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Charlie Foga

So what you are saying Tom is if a guy is leading at the yellow. And then runs out of gas 2 laps later. Then ends up 10 laps down when the red comes out. He should still be the winner. I think not. The NASCAR call was neither subjective or indecisive. The lightning strike happened when it happened. Not 30 seconds earlier. Bad deal for Kurt. Great deal for Justin.

Bill B

I am sure your method for dealing with rain delays would have it’s own set of unintended consequences which we can’t foresee right now. Geez, I don’t understand why everyone is so upset at something that happens about once every 3 or 4 years, the weather dictates the winner and it is often a car that had little to no chance of winning without such an act of God. All Busch had to do was stay out and really commit to the gamble instead of pulling his money off the table at the last minute and admit he was only bluffing.

“In truth, neither driver seemed responsible for what seemed like one of those racin’ deals.” that’s total BS. It was obvious that it was Dillon that was responsible. Sure, he wants to win and make the playoffs, they all do, but that doesn’t get him off the hook of causing the big wreck. He was greedy and made a selfish decision with total disregard to the rest of the field. He’s not the first to do that and he won’t be the last.


100% spot on


I agree with both Bill B and Charlie Foga on this, what stick is up everyone’s rear-ends especially Bowles? Yes there can be several different ways to doing things but the rules are the rules and as the announcers for the radio broadcast so eloquently put it Haley and the Spire 77 team deserve this win just as anyone else does.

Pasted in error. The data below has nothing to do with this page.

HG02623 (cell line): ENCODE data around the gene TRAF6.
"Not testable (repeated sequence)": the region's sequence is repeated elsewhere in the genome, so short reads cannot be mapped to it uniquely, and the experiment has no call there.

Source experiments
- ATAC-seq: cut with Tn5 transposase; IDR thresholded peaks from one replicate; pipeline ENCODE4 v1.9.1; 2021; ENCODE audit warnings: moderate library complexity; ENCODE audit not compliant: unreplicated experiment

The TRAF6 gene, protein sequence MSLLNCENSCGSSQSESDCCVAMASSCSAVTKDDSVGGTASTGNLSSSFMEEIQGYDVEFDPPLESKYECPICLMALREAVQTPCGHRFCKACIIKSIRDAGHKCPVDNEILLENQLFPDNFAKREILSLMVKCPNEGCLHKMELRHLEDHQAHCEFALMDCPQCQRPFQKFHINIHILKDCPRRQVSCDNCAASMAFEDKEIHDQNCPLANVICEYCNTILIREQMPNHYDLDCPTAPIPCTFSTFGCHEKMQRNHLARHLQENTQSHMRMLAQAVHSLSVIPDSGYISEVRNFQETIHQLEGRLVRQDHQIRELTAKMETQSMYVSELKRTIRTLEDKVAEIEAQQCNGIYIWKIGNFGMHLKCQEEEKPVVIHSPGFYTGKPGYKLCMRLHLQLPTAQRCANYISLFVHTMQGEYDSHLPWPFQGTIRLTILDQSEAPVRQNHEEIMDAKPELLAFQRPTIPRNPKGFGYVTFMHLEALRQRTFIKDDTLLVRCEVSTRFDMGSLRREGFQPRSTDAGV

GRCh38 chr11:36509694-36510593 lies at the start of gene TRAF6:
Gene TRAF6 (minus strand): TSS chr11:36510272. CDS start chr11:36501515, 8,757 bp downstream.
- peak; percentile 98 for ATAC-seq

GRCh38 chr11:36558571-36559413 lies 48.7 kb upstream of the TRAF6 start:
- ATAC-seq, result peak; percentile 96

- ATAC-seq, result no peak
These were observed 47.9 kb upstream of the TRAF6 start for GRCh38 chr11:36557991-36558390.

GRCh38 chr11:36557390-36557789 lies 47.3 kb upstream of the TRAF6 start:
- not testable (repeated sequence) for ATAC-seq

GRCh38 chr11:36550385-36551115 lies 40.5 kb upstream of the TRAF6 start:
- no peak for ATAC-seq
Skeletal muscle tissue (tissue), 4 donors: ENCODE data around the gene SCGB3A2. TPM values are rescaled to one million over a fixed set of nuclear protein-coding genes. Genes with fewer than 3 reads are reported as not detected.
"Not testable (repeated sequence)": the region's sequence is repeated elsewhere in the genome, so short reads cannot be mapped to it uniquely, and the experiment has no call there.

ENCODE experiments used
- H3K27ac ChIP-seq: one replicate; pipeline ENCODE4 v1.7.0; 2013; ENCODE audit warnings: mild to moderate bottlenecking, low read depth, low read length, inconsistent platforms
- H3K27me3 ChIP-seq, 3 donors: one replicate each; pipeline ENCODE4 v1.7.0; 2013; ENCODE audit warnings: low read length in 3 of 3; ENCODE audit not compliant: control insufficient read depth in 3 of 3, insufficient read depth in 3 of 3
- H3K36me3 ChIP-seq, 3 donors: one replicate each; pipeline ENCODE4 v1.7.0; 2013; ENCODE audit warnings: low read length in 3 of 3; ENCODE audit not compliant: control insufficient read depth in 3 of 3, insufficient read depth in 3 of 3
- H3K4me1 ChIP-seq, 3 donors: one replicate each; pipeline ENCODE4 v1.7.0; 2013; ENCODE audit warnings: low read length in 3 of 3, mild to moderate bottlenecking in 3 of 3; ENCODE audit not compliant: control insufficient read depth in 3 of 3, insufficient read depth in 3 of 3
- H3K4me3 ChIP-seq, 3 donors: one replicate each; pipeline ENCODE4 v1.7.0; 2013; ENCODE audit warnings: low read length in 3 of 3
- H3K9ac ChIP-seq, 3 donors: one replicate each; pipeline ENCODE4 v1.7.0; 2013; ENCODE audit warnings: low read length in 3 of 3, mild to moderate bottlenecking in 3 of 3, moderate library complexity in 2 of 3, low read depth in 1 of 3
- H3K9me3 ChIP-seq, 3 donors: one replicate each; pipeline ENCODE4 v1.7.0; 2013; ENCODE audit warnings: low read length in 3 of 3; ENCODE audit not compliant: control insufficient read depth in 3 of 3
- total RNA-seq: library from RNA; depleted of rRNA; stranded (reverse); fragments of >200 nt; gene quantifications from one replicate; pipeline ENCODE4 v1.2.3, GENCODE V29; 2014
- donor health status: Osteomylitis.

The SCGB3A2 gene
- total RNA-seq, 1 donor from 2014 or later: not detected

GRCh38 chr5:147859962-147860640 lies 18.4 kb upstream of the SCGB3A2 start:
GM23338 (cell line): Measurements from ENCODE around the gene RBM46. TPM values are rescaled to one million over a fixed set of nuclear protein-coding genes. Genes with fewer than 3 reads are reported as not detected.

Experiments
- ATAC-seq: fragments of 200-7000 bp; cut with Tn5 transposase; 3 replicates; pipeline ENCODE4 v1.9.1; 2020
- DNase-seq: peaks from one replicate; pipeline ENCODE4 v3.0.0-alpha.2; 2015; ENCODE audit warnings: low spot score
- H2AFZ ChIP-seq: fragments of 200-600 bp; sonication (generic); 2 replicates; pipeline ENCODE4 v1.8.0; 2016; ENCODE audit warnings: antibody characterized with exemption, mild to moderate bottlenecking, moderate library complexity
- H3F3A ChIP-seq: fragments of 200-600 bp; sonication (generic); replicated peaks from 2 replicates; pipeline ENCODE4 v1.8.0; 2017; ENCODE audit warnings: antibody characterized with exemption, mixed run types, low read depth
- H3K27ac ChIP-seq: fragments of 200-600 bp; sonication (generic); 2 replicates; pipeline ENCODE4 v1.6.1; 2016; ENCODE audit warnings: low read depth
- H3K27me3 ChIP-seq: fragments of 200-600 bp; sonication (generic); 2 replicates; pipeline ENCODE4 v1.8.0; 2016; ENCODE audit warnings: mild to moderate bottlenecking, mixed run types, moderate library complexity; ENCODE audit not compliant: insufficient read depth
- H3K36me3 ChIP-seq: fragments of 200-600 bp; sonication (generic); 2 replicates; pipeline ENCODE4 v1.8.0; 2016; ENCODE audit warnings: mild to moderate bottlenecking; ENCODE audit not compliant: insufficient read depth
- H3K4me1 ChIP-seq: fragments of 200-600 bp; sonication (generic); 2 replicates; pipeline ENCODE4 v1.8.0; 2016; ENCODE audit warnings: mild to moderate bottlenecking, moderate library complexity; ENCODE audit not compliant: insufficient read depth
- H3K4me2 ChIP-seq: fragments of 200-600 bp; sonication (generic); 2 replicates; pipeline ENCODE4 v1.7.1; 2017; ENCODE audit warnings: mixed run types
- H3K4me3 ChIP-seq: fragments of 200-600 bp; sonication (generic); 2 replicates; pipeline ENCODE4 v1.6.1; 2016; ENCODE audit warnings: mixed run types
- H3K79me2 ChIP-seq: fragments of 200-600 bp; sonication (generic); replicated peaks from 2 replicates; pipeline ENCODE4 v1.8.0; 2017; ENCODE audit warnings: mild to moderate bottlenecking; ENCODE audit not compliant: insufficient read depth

Here is my recollection of the radio PRN or MRN not sure which, statement as from their view the 77 team was more and more likely to be declared the winner….
started as a comment about how many may not consider the 77 team deserving the win due to circumstance…
They deserve this win just as anyone else, as the team worked hard to be on the lead lap, note did get free pass, driver did his part in staying in the draft but missed the various wrecks that occurred. Specifically noted about working his way through the Dillion caused big one. The driver and team then were presented a choice just like all the other teams were and choose to stay out instead of pitting initially, then also choose to stay out as the field was getting ready to restart the race unlike Busch and several others who choose to gamble on the weather themselves (they lost by the way). etc.